Q & A: Addressing Citations

Q & A: Addressing Citations

Barrett Pryce

Barrett Pryce

Marketing Manager

Barrett Pryce is the Marketing Manager with Vivid Learning Systems, an online safety training provider making life a little easier for safety professionals.

Question: “How much time do you have to correct the citation?”

Answer: Depends on the citation and time set forth, but there’s a 15 business day grace period to allow for the filing of “Notice to Contest”.

How to Comply

For violations you do not contest, you must: promptly notify the OSHA area director by letter, signed by a member of management, that you have taken the appropriate corrective action within the time set forth in the citation, and (2) pay any penalties itemized. The notification you send the area director is referred to as Abatement Certification.

For Other-Than-Serious violations, this may be a signed letter identifying the inspection number and the citation item number and noting that you corrected the violation by the date specified on the citation. For more serious violations (such as Serious, Willful, Repeated, or Failure to Abate), abatement certification requires more detailed proof. If the employer has abatement questions after the inspection, the area director must ensure that additional information, if available, is provided to the employer as soon as possible.

Employers also can find guidance on abatement verification on OSHA’s website at www.osha.gov/ Publications/Abate/abate.html. When the citation permits an extended time for abatement, you must ensure that employees are adequately protected during this time. For example, the citation may require the immediate use of personal protective equipment by employees while engineering controls are being installed. When indicated on the citation, you must also provide OSHA with an abatement plan (steps you will take to protect employees and correct the hazards) and periodic progress reports on your actions.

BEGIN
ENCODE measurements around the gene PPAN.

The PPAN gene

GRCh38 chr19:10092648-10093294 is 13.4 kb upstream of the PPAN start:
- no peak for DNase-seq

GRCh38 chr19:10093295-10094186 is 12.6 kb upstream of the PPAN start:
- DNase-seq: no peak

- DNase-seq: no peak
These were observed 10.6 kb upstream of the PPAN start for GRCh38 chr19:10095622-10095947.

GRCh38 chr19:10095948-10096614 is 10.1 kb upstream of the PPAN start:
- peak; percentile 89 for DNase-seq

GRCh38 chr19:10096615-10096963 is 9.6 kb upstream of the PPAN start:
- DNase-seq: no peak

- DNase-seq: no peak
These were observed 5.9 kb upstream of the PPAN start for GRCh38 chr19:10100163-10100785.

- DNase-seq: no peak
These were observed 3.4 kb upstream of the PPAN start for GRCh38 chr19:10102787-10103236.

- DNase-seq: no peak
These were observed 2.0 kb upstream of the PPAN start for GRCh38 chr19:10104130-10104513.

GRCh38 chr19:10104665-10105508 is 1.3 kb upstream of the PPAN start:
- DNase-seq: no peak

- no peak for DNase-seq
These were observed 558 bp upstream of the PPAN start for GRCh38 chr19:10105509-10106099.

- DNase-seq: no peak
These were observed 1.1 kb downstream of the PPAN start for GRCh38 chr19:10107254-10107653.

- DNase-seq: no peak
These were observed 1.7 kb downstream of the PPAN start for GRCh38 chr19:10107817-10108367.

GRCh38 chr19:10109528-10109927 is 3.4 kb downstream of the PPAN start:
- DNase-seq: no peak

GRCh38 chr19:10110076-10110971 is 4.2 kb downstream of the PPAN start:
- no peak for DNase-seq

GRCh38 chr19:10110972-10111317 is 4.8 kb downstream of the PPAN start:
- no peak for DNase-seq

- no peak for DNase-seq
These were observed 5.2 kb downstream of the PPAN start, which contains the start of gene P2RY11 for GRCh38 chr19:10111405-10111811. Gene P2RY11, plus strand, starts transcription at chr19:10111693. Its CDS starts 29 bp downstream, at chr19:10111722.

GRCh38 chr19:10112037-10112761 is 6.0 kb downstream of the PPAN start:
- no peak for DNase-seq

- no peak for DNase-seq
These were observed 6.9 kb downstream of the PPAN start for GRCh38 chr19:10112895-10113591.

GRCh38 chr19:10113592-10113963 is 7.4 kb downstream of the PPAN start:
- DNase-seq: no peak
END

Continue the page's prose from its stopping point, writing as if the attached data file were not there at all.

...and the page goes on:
The penalties itemized on the Citation and Notification of Penalty are payable within 15 working days of receipt of the penalty notice. If, however, you contest the citation or penalty in good faith, OSHA will suspend abatement and payment of penalties for those items contested until the Occupational Safety and Health Review Commission (OSHRC), or a higher court, issues a final order or decision. The OSHRC is an independent agency and is not a part of the U.S. Department of Labor. The final order of OSHRC will either uphold, modify, or eliminate 9 the citations and/or penalties.

Penalties for items not contested, however, are still due within 15 working days. (For further details, see the following section on How to Contest Citations.) Payment should be made by check or money order payable to DOL-OSHA. Please indicate on your payment the OSHA number from the upper right-hand corner of your citation and send it to the OSHA area office listed on the Citation and Notification of Penalty.

Here’s the Employer’s Right & Responsibilities Following an OSHA Inspection handbook for employer’s, which mentions a preferred option:

Informal Conference and Settlement

Before deciding whether to file a Notice of Intent to Contest, you may request an informal conference with the OSHA area director to discuss the Citation and Notification of Penalty. You may use this opportunity to do any of the following: n Obtain a better explanation of the violations cited; n Obtain a more complete understanding of the specific standards that apply; n Negotiate and enter into an informal settlement agreement; n Discuss ways to correct violations; n Discuss issues concerning proposed penalties; n Discuss proposed abatement dates; n Resolve disputed citations and penalties, (thereby eliminating the need for the more formal procedures associated with litigation before the Occupational Safety and Health Review Commission); and n Obtain answers to any other questions you may have.